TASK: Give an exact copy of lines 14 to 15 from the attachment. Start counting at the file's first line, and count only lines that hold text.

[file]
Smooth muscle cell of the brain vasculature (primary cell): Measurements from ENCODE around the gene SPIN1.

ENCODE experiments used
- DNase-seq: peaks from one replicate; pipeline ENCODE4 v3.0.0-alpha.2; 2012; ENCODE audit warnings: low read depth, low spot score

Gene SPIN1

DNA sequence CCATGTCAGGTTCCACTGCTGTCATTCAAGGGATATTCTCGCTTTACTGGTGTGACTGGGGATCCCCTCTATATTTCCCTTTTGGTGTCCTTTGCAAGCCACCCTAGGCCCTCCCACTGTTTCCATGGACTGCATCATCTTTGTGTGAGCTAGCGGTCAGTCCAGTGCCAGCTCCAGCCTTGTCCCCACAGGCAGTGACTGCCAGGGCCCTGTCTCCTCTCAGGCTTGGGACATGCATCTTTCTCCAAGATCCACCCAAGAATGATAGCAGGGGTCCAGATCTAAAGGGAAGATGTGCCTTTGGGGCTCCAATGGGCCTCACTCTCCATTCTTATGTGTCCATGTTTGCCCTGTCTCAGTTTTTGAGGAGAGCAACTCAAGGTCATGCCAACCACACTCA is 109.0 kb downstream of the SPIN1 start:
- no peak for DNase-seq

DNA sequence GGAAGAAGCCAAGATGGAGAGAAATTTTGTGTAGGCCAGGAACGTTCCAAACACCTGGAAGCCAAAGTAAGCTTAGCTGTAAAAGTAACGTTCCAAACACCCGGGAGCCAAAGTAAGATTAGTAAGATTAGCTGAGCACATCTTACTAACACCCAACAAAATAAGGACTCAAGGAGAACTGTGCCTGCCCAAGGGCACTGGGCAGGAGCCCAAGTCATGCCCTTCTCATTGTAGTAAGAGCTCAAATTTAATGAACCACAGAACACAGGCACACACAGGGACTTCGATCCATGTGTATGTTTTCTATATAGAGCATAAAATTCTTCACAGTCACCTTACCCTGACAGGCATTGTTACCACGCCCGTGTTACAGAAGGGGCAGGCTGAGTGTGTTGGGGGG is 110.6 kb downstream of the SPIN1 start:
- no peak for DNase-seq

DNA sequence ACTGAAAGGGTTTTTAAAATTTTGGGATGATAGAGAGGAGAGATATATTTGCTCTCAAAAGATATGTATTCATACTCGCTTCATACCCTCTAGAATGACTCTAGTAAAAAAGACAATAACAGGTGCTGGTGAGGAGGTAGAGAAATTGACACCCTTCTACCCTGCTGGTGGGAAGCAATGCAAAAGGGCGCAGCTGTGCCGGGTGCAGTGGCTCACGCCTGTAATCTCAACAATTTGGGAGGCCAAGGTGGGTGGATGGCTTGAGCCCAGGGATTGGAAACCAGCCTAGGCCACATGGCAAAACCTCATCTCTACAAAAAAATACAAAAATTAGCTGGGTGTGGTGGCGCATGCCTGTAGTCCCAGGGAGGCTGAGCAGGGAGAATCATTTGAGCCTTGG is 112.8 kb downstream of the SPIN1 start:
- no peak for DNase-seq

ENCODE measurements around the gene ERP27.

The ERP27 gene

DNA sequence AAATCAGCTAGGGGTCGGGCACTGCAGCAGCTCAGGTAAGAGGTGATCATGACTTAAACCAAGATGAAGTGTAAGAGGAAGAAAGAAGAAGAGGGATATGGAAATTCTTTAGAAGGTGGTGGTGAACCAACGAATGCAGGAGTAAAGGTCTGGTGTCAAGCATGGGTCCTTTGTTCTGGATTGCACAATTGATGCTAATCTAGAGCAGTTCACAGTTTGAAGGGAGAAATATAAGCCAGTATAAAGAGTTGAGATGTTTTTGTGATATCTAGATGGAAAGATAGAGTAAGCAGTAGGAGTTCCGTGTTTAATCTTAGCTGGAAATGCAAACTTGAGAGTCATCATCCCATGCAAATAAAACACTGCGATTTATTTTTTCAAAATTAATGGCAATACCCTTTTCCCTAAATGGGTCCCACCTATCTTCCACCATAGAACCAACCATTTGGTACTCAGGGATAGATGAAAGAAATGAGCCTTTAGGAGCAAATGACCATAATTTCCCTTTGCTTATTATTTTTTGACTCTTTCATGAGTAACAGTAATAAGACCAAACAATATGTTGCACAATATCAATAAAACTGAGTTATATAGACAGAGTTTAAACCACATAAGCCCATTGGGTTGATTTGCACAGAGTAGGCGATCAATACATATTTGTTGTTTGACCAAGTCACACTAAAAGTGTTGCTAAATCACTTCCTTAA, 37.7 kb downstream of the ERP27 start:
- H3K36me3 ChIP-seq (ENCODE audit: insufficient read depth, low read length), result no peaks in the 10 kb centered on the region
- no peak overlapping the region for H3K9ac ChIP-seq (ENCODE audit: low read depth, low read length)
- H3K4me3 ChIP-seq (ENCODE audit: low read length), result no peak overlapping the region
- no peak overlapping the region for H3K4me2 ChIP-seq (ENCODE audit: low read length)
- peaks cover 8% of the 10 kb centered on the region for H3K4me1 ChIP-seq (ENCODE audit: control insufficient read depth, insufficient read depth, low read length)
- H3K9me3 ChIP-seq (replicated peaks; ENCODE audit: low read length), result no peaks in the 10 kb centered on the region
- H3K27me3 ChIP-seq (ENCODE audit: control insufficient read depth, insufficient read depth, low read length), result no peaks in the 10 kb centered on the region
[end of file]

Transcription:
- H3K36me3 ChIP-seq (ENCODE audit: insufficient read depth, low read length), result no peaks in the 10 kb centered on the region
- no peak overlapping the region for H3K9ac ChIP-seq (ENCODE audit: low read depth, low read length)